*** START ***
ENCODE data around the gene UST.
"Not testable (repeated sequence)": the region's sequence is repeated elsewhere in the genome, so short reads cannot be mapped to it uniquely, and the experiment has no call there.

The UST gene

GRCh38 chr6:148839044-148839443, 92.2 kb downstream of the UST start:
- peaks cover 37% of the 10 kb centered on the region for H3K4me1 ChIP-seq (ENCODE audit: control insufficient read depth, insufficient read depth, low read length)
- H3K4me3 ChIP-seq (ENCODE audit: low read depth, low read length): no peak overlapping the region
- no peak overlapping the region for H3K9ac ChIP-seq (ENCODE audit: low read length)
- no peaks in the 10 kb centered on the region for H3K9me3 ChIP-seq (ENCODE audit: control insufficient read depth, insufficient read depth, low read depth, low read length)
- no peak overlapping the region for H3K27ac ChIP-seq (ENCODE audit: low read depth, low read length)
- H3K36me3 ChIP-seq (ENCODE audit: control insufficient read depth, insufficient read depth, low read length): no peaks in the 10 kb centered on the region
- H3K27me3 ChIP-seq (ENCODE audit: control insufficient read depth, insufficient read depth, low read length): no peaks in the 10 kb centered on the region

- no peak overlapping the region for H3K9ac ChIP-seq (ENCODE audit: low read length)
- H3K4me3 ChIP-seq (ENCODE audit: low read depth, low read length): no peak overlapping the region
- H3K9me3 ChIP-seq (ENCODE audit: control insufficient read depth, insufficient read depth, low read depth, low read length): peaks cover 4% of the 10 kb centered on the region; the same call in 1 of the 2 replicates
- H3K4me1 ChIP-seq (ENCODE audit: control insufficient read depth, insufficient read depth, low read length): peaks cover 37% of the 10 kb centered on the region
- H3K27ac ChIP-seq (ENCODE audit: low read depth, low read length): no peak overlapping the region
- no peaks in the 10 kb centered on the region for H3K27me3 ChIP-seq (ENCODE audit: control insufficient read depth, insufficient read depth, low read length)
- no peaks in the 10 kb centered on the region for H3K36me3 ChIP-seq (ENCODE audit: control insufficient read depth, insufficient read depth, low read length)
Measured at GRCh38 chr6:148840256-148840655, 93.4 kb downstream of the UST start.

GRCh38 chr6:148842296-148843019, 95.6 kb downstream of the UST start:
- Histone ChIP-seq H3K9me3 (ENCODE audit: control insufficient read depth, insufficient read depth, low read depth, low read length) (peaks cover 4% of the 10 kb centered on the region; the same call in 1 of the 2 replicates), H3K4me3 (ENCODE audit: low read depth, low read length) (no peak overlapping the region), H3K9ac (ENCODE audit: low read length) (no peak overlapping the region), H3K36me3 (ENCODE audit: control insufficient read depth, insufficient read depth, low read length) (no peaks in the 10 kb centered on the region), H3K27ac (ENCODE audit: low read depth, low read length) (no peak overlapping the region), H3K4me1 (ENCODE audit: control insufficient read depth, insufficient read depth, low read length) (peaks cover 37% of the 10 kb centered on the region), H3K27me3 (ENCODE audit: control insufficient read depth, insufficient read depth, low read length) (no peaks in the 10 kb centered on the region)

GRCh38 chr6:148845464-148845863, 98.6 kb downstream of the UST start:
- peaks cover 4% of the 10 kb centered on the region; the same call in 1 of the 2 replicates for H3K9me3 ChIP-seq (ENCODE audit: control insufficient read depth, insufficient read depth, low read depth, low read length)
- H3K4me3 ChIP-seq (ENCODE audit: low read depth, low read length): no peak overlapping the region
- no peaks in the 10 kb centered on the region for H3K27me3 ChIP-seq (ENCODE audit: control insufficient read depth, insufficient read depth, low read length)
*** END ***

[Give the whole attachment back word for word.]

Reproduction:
ENCODE data around the gene UST.
"Not testable (repeated sequence)": the region's sequence is repeated elsewhere in the genome, so short reads cannot be mapped to it uniquely, and the experiment has no call there.

The UST gene

GRCh38 chr6:148839044-148839443, 92.2 kb downstream of the UST start:
- peaks cover 37% of the 10 kb centered on the region for H3K4me1 ChIP-seq (ENCODE audit: control insufficient read depth, insufficient read depth, low read length)
- H3K4me3 ChIP-seq (ENCODE audit: low read depth, low read length): no peak overlapping the region
- no peak overlapping the region for H3K9ac ChIP-seq (ENCODE audit: low read length)
- no peaks in the 10 kb centered on the region for H3K9me3 ChIP-seq (ENCODE audit: control insufficient read depth, insufficient read depth, low read depth, low read length)
- no peak overlapping the region for H3K27ac ChIP-seq (ENCODE audit: low read depth, low read length)
- H3K36me3 ChIP-seq (ENCODE audit: control insufficient read depth, insufficient read depth, low read length): no peaks in the 10 kb centered on the region
- H3K27me3 ChIP-seq (ENCODE audit: control insufficient read depth, insufficient read depth, low read length): no peaks in the 10 kb centered on the region

- no peak overlapping the region for H3K9ac ChIP-seq (ENCODE audit: low read length)
- H3K4me3 ChIP-seq (ENCODE audit: low read depth, low read length): no peak overlapping the region
- H3K9me3 ChIP-seq (ENCODE audit: control insufficient read depth, insufficient read depth, low read depth, low read length): peaks cover 4% of the 10 kb centered on the region; the same call in 1 of the 2 replicates
- H3K4me1 ChIP-seq (ENCODE audit: control insufficient read depth, insufficient read depth, low read length): peaks cover 37% of the 10 kb centered on the region
- H3K27ac ChIP-seq (ENCODE audit: low read depth, low read length): no peak overlapping the region
- no peaks in the 10 kb centered on the region for H3K27me3 ChIP-seq (ENCODE audit: control insufficient read depth, insufficient read depth, low read length)
- no peaks in the 10 kb centered on the region for H3K36me3 ChIP-seq (ENCODE audit: control insufficient read depth, insufficient read depth, low read length)
Measured at GRCh38 chr6:148840256-148840655, 93.4 kb downstream of the UST start.

GRCh38 chr6:148842296-148843019, 95.6 kb downstream of the UST start:
- Histone ChIP-seq H3K9me3 (ENCODE audit: control insufficient read depth, insufficient read depth, low read depth, low read length) (peaks cover 4% of the 10 kb centered on the region; the same call in 1 of the 2 replicates), H3K4me3 (ENCODE audit: low read depth, low read length) (no peak overlapping the region), H3K9ac (ENCODE audit: low read length) (no peak overlapping the region), H3K36me3 (ENCODE audit: control insufficient read depth, insufficient read depth, low read length) (no peaks in the 10 kb centered on the region), H3K27ac (ENCODE audit: low read depth, low read length) (no peak overlapping the region), H3K4me1 (ENCODE audit: control insufficient read depth, insufficient read depth, low read length) (peaks cover 37% of the 10 kb centered on the region), H3K27me3 (ENCODE audit: control insufficient read depth, insufficient read depth, low read length) (no peaks in the 10 kb centered on the region)

GRCh38 chr6:148845464-148845863, 98.6 kb downstream of the UST start:
- peaks cover 4% of the 10 kb centered on the region; the same call in 1 of the 2 replicates for H3K9me3 ChIP-seq (ENCODE audit: control insufficient read depth, insufficient read depth, low read depth, low read length)
- H3K4me3 ChIP-seq (ENCODE audit: low read depth, low read length): no peak overlapping the region
- no peaks in the 10 kb centered on the region for H3K27me3 ChIP-seq (ENCODE audit: control insufficient read depth, insufficient read depth, low read length)